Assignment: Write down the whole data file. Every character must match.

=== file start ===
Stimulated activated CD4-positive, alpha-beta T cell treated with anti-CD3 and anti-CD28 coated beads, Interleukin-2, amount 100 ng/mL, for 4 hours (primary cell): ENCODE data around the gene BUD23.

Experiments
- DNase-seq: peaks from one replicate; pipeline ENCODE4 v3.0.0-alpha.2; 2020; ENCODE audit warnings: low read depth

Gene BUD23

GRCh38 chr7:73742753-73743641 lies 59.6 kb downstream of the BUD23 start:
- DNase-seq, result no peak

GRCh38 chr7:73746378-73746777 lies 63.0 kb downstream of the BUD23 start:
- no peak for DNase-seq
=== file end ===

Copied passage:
Stimulated activated CD4-positive, alpha-beta T cell treated with anti-CD3 and anti-CD28 coated beads, Interleukin-2, amount 100 ng/mL, for 4 hours (primary cell): ENCODE data around the gene BUD23.

Experiments
- DNase-seq: peaks from one replicate; pipeline ENCODE4 v3.0.0-alpha.2; 2020; ENCODE audit warnings: low read depth

Gene BUD23

GRCh38 chr7:73742753-73743641 lies 59.6 kb downstream of the BUD23 start:
- DNase-seq, result no peak

GRCh38 chr7:73746378-73746777 lies 63.0 kb downstream of the BUD23 start:
- no peak for DNase-seq